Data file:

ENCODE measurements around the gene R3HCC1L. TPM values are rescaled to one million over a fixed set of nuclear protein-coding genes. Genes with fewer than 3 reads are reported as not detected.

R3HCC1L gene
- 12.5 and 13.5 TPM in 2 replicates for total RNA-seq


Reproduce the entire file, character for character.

ENCODE measurements around the gene R3HCC1L. TPM values are rescaled to one million over a fixed set of nuclear protein-coding genes. Genes with fewer than 3 reads are reported as not detected.

R3HCC1L gene
- 12.5 and 13.5 TPM in 2 replicates for total RNA-seq